Taking the handTram on the Lower Winner Creek Trail
Life as an earthnomad

Hiking in Girdwood

We are yearning to get some hiking in on this beautiful day in Girdwood. It is easy to get occupied with laundry, groceries and work, even when you are traveling. It is a 2.5 mile hike to get to the hand tram on the Lower Winner Creek trail. Just perfect in case we don’t manage to do the tram with the dog. On the other side of the tram, the trail continues.

When we arrive at the trail head, we find out from some berry pickers that we are approaching the hand tram from the other end of the trail than we were planning on. We only have about a mile to go until we reach it. Whoops, change of plan. It is a beautiful hike through rain forest, and even our toddler toddles along. Closer to the hand tram the path is narrow and the sides go steeply down. It gets slightly harder to keep the two year old safe.

The hand tram is a little cage attached to a cable over a deep ravine. You pull on one of the cables to get across. We expect the 5 year old to have some hesitation crossing a river like this, but he tuns out to be more excited than any of us. It takes a moment to convince our oldest, but there are so many people going back and forth that she is easily convinced. I am happy to see that everyone helps each other getting across. Getting stuck in the middle with burnt out arms doesn’t strike me as a great experience.

I get in first with Finn. The people who help us cross pull so hard that I have to keep my hands off the rope so I don’t burn myself. In no time we are on the other side. Antoine comes across with Metta, Zoe and the dog. Our black lab enters the cage fearlessly and with no hesitation. They too get raced across the ravine and I can barely make a picture. There is a huge line on the other side to get back, and many hands to help out. We decide to hike on for now and put some sweat in on our way back.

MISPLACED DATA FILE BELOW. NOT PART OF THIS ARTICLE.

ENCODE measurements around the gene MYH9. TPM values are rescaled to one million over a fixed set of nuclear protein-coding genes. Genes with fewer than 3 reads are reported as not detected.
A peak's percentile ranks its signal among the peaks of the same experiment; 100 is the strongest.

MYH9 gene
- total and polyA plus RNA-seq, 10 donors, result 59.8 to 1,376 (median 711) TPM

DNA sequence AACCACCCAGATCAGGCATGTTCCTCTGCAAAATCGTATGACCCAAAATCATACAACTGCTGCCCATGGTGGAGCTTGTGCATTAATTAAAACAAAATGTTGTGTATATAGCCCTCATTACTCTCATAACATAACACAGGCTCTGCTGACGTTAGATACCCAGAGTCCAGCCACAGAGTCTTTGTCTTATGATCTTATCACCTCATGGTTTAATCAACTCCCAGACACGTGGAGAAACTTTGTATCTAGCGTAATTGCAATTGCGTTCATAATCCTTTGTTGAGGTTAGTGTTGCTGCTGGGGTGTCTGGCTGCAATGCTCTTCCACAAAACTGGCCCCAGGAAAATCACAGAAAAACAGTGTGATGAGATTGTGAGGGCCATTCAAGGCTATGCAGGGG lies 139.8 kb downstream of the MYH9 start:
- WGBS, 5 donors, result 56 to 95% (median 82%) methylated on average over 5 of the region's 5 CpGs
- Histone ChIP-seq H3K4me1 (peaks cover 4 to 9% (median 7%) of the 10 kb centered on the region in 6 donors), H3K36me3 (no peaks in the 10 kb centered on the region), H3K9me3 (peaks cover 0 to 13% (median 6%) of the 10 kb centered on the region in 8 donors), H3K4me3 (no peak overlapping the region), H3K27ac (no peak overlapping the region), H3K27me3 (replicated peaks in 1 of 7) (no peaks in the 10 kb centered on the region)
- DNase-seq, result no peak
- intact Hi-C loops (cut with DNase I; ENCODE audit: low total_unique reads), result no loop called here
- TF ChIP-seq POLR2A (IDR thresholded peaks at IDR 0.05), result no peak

We don’t go far and find a lunch spot on the river. It is a busy day and enjoying lunch on the side of a hiking trail feels a bit like sitting on a Dutch terrace and watching people come by. They are locals, tourists, Japanese and Americans. We see mountain bikers and Finn finds out that they carried their bikes on the hand tram, on a special hook.

Heading back on the hand tram I take Zoe along and we try to make pictures. On the other side, we help pulling the tram for several people. It is surprisingly heavy and our arms really get a workout. During the mile back through the forest, we run into the girls who are still picking berries. The kids tag along for a little bit and gather sour blueberries.

Hiking to the hand tram in Girdwood is very doable with kids, especially if you approach it from Crow Creek Mine road. If you hike here at the end of the summer, make sure to bring something to put berries in. Unless you like purple hats and pants pockets.

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